Tasmanian Gambler Gets Six-Year Sentence for Fraud


If you’re a regular reader of our site, then you know that problem gambling can sometimes lead desperate individuals to commit a variety of crimes. For example, there’s the man who threatened to burn down an English casino. Oh, and let’s not forget about the former soldier who kidnapped a man’s son in order to recoup $5.5 million in gambling debts.

Sadly, we’ve got another incident of this type to report. Earlier this week, Rachel Naomi Perri, a 49-year-old woman from southern Tasmania, was sentenced to six years in jail for stealing $940,000 from her employer. As you may have guessed, the motive for the theft was tied to online gambling.

Details of the Case

Our story actually starts back in 1998, when Ms. Perri was convicted of stealing $30,000 from an employer to fuel her gambling addiction. She was given a suspended jail term, and over the years she seemed to turn her life around.

Ms. Perri eventually became a manager for Tasmanian Veterinary Services in Bellerive. Unfortunately, her gambling-related demons returned in the form of a Facebook game called Hearts of Vegas.

She played this pokie-like game for four years, eventually stealing money from her employer in order to buy virtual coins and credits. Oddly enough, winnings from Hearts of Vegas could not be transferred into the real world. Supreme Court Justice Tamara Jago would later remark, “She could not explain why she played the game when there was no prospect of monetary gain.”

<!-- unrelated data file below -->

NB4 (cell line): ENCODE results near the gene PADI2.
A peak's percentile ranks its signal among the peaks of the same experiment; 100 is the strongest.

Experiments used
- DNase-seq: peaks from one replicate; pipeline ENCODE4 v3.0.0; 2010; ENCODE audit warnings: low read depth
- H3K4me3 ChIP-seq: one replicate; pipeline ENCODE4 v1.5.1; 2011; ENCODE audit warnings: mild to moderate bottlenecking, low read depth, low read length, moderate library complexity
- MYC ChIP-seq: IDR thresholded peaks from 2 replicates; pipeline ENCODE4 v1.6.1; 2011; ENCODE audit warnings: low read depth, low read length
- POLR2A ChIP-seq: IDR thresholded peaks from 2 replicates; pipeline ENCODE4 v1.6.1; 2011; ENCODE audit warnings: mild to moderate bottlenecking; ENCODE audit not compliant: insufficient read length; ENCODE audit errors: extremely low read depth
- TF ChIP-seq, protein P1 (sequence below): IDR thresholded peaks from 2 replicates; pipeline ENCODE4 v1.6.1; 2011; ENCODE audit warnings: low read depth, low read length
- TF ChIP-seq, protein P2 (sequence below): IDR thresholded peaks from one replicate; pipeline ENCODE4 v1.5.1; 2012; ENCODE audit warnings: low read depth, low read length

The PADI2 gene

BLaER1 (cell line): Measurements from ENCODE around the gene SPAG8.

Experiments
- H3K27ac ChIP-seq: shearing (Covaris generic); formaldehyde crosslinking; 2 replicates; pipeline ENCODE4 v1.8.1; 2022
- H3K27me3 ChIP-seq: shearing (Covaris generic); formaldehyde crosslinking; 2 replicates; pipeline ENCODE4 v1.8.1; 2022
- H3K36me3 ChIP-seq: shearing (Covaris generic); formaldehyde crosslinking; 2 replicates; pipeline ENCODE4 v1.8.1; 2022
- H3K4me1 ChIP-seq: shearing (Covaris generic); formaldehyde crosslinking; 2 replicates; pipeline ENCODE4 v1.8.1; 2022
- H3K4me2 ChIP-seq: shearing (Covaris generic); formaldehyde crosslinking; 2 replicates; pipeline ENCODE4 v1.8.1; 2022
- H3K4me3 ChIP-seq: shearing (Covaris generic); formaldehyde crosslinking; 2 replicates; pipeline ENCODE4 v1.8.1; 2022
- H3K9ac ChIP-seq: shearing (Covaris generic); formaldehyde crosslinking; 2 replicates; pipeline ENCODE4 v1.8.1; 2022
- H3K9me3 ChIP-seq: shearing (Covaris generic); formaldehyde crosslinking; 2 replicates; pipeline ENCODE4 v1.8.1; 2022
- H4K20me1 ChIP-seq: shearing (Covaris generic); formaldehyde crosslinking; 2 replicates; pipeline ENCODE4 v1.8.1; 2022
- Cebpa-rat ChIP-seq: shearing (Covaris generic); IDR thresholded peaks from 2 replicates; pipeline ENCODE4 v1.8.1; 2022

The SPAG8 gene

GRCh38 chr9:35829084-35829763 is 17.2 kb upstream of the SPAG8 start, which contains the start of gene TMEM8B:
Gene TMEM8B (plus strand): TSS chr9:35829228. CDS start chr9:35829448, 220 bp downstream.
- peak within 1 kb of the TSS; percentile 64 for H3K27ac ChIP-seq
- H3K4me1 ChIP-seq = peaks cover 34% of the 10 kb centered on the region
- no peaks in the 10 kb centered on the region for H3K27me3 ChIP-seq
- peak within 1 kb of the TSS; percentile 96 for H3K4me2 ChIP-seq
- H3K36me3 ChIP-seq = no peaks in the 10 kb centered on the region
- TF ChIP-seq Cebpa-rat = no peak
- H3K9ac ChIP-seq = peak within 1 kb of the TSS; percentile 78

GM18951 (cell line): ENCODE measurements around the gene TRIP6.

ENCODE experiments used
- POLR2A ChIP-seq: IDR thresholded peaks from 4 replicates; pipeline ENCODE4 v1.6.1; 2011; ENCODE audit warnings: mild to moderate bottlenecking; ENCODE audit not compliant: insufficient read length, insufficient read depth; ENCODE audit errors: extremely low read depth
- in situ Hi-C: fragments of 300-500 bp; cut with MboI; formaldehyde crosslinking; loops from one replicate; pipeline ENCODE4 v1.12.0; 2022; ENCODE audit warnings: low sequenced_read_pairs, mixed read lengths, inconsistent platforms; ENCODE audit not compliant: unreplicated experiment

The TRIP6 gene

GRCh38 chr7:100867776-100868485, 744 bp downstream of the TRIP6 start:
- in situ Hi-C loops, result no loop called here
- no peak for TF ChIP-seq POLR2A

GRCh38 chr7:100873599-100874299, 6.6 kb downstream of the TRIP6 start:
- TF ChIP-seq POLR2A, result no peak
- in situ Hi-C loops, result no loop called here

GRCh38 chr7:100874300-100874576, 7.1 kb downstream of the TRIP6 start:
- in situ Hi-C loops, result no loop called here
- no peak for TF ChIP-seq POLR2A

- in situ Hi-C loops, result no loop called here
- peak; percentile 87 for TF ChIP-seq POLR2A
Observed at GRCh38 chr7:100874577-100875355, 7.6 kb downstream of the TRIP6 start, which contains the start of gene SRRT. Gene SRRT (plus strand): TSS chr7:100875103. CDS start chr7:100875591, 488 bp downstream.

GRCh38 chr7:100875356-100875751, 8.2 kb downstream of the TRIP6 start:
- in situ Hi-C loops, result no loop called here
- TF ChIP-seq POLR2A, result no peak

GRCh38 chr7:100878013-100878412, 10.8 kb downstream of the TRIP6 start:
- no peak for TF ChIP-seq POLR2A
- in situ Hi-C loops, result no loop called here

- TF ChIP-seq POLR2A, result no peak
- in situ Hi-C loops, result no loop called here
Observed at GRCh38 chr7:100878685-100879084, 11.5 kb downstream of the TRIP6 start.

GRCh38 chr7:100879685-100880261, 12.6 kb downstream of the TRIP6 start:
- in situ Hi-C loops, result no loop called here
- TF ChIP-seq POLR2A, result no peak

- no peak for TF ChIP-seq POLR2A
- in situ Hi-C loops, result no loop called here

From February 2016 to July 2019, Perri engaged in 475 fraudulent transactions for a total of $940,000. She also got a credit card by using her husband’s personal information, eventually running up more than $24,000 in charges.

Generic image of a woman gambling online.

Method to Her Madness

In her sentencing remarks, Justice Jago used “sophisticated” and “significant” to describe Perri’s methods for avoiding detection. In fact, it’s all the more impressive when you consider that her employer used accountants who regularly reviewed transactions.

Perri used a number of tactics to conceal her criminal activities. One of the most common was to make a payment from Tasmanian Veterinary Services to a creditor. However, when it came time to transfer the money, it was instead sent to a bank account belonging to her.

Perri would later remark, “I got myself into so much trouble, but I decided that I might as well keep going until I got caught.”

Getting Caught

That knock didn’t come for quite some time. In fact, Perri wasn’t caught until a restructuring made her position redundant. After accountants finally started to notice anomalies, a substantial audit was conducted. Then she got the knock.

In November of 2019, police arrived at her house with a search warrant. Perri cooperated and immediately confessed her guilt.

Getting Punished

After being brought before the Supreme Court in Hobart, Perri pleaded guilty to one count of fraud and 25 counts of computer-related fraud. Justice Jago said, “This is a case of very serious fraud. The defendant committed a gross breach of her employer’s trust.”

Jago handed down a six-year sentence to Perri, which she must serve half of before she’s eligible for parole. Perri could’ve received more time, but the judge took into consideration her gambling disorder diagnosis, as well as various character references.